This Week in History


David Kirke takes Québec

For the week of Monday July 18, 2005

On July 19, 1629, David Kirke, a merchant adventurer of English origin, overtook the settlement at Québec. Samuel de Champlain, who had command of the settlement under the orders of the King of France, was obliged to abandon the trading post he had established and was taken to England. Québec would not be in French hands again until three years later, when the Treaty of Saint-Germain-en-Laye was signed in 1632.

Sir David Kirke
Sir David Kirke.
© Centre for Newfoundland Studies Archives / MF 231-411

Samuel de Champlain had built the Québec settlement in 1608 on the north shore of the St. Lawrence, where the river narrows. Champlain understood the importance of gaining a monopoly of the fur trade, and the position he chose for his trading post offered many advantages. First, its location on a promontory would be easy to defend. Second, its proximity to the Amerindians’ trade routes fostered contacts and exchanges with them. Third, its position well upstream on the St. Lawrence made it a good site from which to explore the interior.

The son of a London merchant, David Kirke was born around 1597 in Dieppe, France, and died in London, England, in 1654. In 1628, King Charles I of England commissioned him to expel the French from Canada and Acadia, for England and France had been at war since the previous year. Accompanied by his four brothers, Kirke set sail from England for North America with at least three ships.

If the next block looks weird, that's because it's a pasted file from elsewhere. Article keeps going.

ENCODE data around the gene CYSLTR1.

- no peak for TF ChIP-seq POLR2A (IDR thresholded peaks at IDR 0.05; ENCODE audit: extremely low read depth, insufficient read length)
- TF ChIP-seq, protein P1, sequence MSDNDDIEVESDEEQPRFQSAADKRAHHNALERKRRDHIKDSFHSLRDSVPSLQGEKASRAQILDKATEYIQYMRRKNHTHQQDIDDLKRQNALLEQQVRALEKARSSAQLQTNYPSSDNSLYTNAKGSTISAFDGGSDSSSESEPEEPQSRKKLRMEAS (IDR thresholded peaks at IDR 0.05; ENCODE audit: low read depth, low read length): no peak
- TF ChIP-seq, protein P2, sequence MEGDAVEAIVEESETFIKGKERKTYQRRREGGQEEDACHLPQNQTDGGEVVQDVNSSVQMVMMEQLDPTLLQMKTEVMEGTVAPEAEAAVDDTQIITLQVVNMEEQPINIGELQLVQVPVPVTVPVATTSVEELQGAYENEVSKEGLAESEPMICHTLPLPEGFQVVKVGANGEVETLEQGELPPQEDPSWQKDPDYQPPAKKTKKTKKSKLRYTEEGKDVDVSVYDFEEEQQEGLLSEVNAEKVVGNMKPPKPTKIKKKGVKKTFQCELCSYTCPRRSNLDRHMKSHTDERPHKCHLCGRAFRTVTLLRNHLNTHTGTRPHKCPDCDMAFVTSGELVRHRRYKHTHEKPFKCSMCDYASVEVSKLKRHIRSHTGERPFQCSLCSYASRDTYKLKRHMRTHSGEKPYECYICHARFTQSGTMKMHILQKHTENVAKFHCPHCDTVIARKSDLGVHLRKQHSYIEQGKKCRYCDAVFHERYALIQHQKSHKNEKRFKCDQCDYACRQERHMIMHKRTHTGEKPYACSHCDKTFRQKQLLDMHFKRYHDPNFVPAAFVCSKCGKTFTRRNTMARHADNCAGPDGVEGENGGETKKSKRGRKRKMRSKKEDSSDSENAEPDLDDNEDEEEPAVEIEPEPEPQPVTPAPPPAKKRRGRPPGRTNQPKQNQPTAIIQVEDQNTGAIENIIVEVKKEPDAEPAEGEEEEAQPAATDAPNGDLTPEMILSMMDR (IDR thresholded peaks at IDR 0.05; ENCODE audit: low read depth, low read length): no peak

The Kirke brothers reached the St. Lawrence in the summer of 1628 and, on July 18, after intercepting a ship of the Compagnie de la Nouvelle-France fleet, they succeeded in taking Tadoussac. Kirke called upon Champlain to surrender, but he refused, hoping for help from France. Faced with Champlain’s resistance, Kirke set off in search of the French supply fleet, and succeeded in capturing it. Certain that Québec would not be resupplied, Kirke sailed back to England, since it was late in the season.

Samuel de Champlain
Samuel de Champlain.
© Library and Archives Canada / C-014305
By the spring of 1629, matters had grown critical at Québec; food was in desperately short supply. When Kirke returned from Europe with a new expedition, Champlain, who had received no supplies from France, was forced to surrender and yield Quebec to the English on July 19, 1629.

Kirke would subsequently play a significant role in the history of Newfoundland. He was its first Governor, from 1638 to 1651. Sir David Kirke was designated a person of national historic significance in 1968. A plaque was erected in his honour in Calvert, Newfoundland and Labrador, in 1970.

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